My husband Jay spent almost every summer of his growing-up years in an 18 wheeler with his dad and he learned to drive a "big truck" before he ever learned to drive a car. As he is fond of saying, he has "more miles in reverse than most people have in drive." It's amazing to watch him back a 48 foot trailer into a narrow loading dock without damaging the truck, the trailer, or the dock.
We met when I started attending church after I relocated to Louisiana for a job. He was handsome enough, tall and well muscled with black hair, chocolate brown eyes and long black eyelashes that I would die for, but he was quiet and...somewhat awkward with words. I, on the other hand, love words. I love reading and writing, studying the English language, dissecting sentences and finding the perfect phrase.
We were introduced by the pastor and a few church ladies who liked to meddle, but after hearing his first two sentences I made a snap judgment. He was one of those people who hadn't "bothered to learn" proper use of the English language. I smiled insincerely, murmured the correct responses to his inquiries about my job (teaching horseback riding to small children and always a conversation starter) and waited until I'd turned and walked away to roll my eyes.
After a few months of attending church though, I became aware that he came up on Saturdays to help clean, cut grass, and do whatever handy-man work was needed. He visited the elderly who couldn't always make it to church and offered them rides when it rained, and he even volunteered to stay overnight at the church so that Katrina evacuees could have a place to sleep. In addition to that, he reached out to me with laughter and joy when my life was particularly dark and trying. He made me smile but I still wasn't sure he was the one. After all, I'd been expecting a pastor, a teacher, or a biblical scholar to fit that spot in my life. Finally, God stepped in and the soul I saw in His mirror had some character issues I'd never recognized before. Ugly things, like pride and arrogance. I faced up to the nasty realization that I was an educated snob. The worth of a man does not lay in higher education and an inclusive knowledge of the English language, but in the kindness and sincerity of his heart.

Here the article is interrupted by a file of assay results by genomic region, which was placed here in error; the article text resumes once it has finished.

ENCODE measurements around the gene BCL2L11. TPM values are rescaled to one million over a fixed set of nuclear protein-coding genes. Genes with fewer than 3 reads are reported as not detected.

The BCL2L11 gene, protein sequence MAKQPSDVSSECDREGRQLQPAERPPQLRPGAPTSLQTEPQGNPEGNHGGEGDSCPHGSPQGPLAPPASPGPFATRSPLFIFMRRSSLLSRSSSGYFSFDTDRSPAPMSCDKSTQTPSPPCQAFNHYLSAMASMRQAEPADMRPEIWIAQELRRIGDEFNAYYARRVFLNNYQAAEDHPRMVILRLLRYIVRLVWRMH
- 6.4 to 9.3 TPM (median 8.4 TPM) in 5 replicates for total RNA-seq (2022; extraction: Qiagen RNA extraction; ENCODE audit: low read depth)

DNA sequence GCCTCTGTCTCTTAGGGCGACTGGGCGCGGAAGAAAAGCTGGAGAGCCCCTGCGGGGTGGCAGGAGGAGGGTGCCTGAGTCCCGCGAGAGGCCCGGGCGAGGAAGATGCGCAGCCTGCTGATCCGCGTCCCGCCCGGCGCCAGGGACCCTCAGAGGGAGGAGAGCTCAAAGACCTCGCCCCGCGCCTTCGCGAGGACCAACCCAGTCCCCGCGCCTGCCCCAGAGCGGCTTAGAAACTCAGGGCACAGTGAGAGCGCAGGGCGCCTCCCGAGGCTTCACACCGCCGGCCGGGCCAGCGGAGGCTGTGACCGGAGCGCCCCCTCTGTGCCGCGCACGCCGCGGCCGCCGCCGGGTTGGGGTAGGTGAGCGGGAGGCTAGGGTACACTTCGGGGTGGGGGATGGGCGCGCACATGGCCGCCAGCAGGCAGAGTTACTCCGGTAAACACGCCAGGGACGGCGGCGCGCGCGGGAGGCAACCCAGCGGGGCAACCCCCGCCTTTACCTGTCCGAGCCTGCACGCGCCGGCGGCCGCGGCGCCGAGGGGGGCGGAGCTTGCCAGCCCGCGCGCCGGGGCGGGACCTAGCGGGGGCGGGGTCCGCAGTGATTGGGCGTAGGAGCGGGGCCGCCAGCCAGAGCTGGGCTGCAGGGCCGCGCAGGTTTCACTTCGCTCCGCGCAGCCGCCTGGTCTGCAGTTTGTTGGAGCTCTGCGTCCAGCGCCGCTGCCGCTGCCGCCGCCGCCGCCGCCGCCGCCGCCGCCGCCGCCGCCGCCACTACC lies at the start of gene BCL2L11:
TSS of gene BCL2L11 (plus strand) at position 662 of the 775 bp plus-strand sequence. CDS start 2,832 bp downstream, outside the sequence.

After almost six years of building a life and business together, I still find myself marveling at my husband's practicality and common sense, his kindness and understanding, and a whole host of skills that I benefit from but will never master myself, like knowing the interstate by mile markers, reading a map in the blink of an eye, maintaining a 6 car distance while driving, and squeezing more miles per gallon into a trip than I ever knew was possible. He still appreciates my mastery of the English language and has no compunction about using me as his spell check and dictionary. As we celebrate six years of marriage this Sunday, I humbly ask that God blesses us with a lifetime of on and off-road adventures together, safely.